At the end of the day, we did nothing the “businessmen” advised us to do. We were left “on our own”. And we managed to sort out our things. Still, WB today sells Mauritius as an example, claiming a share of credit of the “Mauritian miracle”. The “businessmen” are back here; not as visitors but as “residents”, enjoying everything from office to accommodation, in addition to sea and sun. You should not worry for us, Uncle. The organisers of our home-grown “Alexandra Go Home” campaign are still around.

Uncle, the “Rambo versus businessmen” story sheds light on policies that care for people and those insensitive to people’s lives. Of course, during times of economic stress, sacrifice should be both ways. And cutting the lifeline of the most needy and unfortunate sounds wrong as a matter of policy; but not the “mari” deals. And this is exactly what Reps want to pursue without any regard to consequences.

And this is what WB and IMF experts, sorry “businessmen”, sell as policies across the world wherever they are. And as recently as yesterday, so to say, these “businessmen” were still going aroud saying “we do not impose” anything on anybody; the decision to accept or reject their advice is not theirs. But for those who live in the corridors of power know that their affirmation is a blatant lie.

For all these reasons and many more, I opt for bringing Tahrir Square to the US. It’s high time for Americans to follow the path of the Pharaohs gathered at Tahrir. We are ready to send you via Youtube an original copy of our “Lévé do mo pep” song, with an English translation of the wording to entertain American crowds at street protests like in Wisconsin.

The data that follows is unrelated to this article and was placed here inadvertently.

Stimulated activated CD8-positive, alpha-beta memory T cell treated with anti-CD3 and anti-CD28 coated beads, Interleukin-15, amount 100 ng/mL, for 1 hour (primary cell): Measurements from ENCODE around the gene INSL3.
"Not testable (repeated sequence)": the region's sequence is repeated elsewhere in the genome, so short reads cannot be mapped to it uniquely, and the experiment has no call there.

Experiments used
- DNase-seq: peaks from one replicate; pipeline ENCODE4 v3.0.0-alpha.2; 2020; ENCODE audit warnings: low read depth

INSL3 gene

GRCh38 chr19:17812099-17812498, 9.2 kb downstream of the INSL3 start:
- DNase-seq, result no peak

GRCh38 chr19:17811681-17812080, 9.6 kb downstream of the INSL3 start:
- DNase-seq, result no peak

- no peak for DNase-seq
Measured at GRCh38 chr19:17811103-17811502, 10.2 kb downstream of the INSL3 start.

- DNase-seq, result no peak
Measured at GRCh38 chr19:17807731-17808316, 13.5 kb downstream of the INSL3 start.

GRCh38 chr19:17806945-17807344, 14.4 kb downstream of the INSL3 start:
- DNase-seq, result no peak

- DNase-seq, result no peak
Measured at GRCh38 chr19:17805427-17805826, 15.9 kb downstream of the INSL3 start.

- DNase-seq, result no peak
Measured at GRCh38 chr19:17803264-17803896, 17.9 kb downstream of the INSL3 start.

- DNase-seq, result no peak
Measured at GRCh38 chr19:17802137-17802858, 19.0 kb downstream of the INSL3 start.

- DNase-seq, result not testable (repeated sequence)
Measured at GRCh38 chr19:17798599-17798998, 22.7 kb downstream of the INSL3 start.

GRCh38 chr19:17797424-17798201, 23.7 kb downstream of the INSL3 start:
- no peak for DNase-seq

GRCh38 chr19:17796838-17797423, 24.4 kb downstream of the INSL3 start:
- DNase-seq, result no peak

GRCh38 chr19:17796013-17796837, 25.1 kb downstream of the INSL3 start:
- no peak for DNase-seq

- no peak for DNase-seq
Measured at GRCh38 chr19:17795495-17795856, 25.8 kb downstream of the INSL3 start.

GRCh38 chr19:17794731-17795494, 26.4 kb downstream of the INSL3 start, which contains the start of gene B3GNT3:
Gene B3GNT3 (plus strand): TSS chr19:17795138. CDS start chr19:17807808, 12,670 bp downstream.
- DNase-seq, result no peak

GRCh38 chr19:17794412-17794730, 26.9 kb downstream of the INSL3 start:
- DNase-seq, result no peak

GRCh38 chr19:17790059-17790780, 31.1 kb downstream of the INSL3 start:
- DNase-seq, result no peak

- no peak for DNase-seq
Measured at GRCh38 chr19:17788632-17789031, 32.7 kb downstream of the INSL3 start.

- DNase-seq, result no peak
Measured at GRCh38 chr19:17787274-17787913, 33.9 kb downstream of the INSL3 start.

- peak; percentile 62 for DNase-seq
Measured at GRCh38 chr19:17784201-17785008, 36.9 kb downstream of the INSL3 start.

After all the wrong Wall Street did to the US and the world, they now want us to suffer in silence with budget cuts, price hikes in food products and oil thanks to speculative financial dealings on these items.

Bringing Tahrir Square to the US does not mean toppling of government; it’s about getting ready to overthrow Wall Street policies. Wherever they are — in London, Paris or Port Louis.

By the way, Uncle, you may not like the French. Their potato chips might not interest Americans; neither the taste of their wine or cheese. Nor even their democratic way of life, for Americans do not approve of the French culture of daily street protests. Fair enough.

But Tahrir Square is a good example of how to bring about peaceful change. The “change” you so much talked about in 2008; the change you so much believed in; the change America also believed in. Yes, you can!

A word of caution, though. As we have all witnessed, it’s easier to topple governments and governments’ policies. Part of Wall Street’s money serves this purpose through well-paid lobbysists and through lawmakers who owe their public status to unlimited campaign gifts. Or through bureaucrats trained to espouse their ideas.

Indeed, the task of toppling Wall Street’s policies and ideas may prove arduous. You know why, Uncle? Wall Street now owns the media. Everywhere. One day if you drop home, I will take you for a ride along Les Oursins, Brown Sequard and Pope Hennessy Streets in Port Louis. The narrative you will hear is a local and colourful entertainment piece.

TEX